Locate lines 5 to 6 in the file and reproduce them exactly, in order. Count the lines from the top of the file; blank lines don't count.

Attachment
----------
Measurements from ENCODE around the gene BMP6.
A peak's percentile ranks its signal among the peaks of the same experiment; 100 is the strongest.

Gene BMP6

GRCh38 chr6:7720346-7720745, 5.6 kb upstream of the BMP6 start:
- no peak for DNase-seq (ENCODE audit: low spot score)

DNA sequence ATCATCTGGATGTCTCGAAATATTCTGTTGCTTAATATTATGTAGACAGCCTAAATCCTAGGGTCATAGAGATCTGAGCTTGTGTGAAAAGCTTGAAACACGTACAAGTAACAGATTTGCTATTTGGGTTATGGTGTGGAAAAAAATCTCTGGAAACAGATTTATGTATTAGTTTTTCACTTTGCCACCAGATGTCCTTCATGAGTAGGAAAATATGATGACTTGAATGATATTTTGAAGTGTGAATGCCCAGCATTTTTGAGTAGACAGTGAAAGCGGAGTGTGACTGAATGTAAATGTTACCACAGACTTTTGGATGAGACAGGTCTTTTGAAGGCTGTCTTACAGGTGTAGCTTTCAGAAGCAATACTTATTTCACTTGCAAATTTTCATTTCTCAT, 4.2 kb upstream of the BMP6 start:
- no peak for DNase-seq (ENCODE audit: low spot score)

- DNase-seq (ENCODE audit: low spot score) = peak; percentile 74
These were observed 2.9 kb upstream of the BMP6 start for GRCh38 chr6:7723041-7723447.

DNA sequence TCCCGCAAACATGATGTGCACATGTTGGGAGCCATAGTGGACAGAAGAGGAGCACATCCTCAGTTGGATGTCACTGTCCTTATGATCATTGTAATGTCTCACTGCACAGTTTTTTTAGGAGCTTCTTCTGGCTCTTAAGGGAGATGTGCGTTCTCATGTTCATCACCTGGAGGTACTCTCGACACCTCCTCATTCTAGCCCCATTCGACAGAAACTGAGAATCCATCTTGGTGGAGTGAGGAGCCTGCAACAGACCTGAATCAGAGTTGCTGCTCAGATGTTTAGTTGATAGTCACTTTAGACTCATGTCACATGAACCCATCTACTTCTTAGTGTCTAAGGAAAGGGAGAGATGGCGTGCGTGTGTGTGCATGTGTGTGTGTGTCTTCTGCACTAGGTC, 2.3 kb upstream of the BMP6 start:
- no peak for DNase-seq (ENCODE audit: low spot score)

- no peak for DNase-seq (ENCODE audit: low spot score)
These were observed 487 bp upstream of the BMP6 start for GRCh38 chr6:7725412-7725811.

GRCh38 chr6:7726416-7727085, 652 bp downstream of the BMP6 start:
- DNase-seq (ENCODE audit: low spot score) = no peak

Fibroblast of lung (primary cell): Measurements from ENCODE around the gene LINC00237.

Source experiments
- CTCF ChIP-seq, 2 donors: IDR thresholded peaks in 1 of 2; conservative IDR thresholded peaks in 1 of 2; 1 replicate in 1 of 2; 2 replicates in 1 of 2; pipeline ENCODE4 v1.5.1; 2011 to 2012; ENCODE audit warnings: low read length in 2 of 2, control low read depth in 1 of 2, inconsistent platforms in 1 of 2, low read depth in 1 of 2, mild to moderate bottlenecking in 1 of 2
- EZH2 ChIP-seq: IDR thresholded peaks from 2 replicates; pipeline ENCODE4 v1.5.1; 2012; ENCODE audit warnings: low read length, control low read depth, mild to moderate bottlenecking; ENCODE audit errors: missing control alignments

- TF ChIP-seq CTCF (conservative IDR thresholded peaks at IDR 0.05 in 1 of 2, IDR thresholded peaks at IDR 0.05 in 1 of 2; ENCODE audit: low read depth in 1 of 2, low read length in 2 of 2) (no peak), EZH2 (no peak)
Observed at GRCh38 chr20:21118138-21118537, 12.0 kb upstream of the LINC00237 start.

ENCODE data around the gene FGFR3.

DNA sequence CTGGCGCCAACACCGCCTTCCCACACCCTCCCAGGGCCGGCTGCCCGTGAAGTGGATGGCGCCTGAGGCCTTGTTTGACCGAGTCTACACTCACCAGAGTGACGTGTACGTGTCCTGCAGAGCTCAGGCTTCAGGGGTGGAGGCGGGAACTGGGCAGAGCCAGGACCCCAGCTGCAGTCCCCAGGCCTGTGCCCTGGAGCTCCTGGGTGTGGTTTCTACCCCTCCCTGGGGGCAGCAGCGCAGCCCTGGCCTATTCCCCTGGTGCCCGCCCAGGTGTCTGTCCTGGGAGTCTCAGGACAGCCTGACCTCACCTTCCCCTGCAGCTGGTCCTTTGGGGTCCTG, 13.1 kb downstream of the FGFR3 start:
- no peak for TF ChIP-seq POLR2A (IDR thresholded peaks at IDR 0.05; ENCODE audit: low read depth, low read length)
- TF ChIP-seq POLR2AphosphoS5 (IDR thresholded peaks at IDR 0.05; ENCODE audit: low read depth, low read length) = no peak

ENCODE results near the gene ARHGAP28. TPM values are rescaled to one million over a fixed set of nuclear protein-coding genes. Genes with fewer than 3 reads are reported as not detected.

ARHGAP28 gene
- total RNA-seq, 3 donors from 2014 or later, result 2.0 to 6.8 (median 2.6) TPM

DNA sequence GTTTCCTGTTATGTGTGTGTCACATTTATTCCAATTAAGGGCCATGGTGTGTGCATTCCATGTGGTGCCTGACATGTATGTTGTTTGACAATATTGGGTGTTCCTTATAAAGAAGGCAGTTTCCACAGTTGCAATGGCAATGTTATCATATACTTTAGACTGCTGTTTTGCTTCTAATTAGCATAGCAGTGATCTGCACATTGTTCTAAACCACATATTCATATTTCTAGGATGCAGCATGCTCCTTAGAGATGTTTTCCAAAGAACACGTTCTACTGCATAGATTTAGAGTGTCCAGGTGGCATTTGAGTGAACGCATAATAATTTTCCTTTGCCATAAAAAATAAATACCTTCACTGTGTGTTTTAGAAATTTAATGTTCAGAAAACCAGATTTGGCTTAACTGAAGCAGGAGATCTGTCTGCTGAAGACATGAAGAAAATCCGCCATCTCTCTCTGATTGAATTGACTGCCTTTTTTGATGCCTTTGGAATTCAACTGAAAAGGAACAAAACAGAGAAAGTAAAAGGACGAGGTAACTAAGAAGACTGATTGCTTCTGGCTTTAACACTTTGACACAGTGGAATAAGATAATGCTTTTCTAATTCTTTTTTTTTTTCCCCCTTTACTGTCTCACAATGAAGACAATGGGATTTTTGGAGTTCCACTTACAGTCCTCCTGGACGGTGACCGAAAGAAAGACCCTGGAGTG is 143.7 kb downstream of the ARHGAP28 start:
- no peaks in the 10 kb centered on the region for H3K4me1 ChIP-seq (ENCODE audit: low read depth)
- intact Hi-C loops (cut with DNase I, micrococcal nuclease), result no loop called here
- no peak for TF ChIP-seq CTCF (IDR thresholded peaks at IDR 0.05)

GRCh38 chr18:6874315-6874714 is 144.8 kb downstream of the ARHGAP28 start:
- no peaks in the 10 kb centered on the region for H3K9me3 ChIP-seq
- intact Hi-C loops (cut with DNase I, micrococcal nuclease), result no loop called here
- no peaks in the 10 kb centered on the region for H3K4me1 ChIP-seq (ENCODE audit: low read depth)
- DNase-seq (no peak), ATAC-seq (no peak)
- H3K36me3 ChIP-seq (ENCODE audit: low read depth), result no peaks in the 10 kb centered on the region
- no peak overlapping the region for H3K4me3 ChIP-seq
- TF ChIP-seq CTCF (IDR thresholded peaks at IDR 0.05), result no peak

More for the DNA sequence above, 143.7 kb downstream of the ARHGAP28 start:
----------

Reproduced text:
- no peak for DNase-seq (ENCODE audit: low spot score)

DNA sequence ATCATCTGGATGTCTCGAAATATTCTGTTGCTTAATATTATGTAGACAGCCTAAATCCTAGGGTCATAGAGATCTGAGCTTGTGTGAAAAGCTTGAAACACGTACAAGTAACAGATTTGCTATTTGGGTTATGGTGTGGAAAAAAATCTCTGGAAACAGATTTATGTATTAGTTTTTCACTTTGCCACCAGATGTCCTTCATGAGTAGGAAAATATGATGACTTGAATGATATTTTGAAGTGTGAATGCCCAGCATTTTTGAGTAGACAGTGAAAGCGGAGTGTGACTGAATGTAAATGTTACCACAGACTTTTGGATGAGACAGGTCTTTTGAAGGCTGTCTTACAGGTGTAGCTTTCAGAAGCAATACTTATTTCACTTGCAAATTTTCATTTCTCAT, 4.2 kb upstream of the BMP6 start: